• Creating the Airport Watch program to increase vigilance and security at the nation’s 19,000 landing facilities, and inserting general aviation considerations into the 2003 FAA reauthorization bill.
Boyer has been president of the American Bonanza Society and president of the Sacramento Pilots Association. He was honored by the FAA for guiding a fellow pilot in distress and has flown over the Atlantic twice as pilot in command of a general aviation aircraft. In 1992 he was elected president of the International Council of Aircraft Owner and Pilot Associations, which represents 66 national AOPA organizations with more than 70,000 pilot members around the world.
Aviation Trail was organized in 1981 as a non-profit group of aviation professionals and enthusiasts who seek to foster the local area’s aviation heritage. It is developing a Parachute Museum in its headquarters, West Third and South Williams streets, to especially recognize parachute advancements at McCook Field and Wright-Patterson Air Force Base.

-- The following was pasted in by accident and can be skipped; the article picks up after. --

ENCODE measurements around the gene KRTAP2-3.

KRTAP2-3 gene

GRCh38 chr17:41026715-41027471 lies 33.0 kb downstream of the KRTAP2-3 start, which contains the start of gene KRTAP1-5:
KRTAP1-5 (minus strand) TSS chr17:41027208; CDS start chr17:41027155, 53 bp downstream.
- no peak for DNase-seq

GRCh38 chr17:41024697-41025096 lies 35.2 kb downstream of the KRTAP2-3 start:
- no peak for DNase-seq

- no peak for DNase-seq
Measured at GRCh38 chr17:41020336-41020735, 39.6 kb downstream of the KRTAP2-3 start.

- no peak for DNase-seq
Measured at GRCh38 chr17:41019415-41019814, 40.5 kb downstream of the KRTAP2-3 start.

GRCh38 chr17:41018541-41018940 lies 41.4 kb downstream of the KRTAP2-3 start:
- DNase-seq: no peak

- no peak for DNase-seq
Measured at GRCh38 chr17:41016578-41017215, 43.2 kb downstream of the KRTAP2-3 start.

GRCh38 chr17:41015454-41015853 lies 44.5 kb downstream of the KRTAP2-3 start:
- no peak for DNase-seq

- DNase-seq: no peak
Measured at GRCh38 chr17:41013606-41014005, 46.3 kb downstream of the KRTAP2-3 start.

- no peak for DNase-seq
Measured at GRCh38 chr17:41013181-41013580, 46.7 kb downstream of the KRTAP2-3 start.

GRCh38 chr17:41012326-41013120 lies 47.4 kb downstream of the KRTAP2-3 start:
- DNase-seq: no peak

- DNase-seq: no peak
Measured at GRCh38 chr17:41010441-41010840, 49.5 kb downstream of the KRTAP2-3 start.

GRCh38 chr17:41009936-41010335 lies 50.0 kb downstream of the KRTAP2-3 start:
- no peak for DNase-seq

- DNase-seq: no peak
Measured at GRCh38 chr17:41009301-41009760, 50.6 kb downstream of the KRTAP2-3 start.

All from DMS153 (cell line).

The 12th Annual Senior Holiday Luncheon will be held on Wednesday, Dec. 3. Space is limited so call the OCC at 298-0775 to reserve your place now. This event is open to all Seniors and includes lunch and entertainment.
The regular December meeting of the Oakwood Planning Commission, scheduled to take place Wednesday, Dec. 3, has been cancelled due to the fact that no issues are ready for consideration at that time. The Commission will resume its regular schedule on Wednesday, Jan. 7 at 4:30 p.m. in the City Council chambers, 30 Park Ave., at which time they will hear the revised plans for the Routsong property located at the corner of Oakwood and Irving Avenues.
A suggestion that the property be used for an Oakwood Senior Center had popular support. (Recent statistics provided by Claritas show Oakwood’s current estimated senior population of citizens 55 and over to be close to 25 percent.) However, the cost of the property makes it prohibitive for the City to purchase, according to City Manager Norbert Klopsch. The City may consider other alternatives.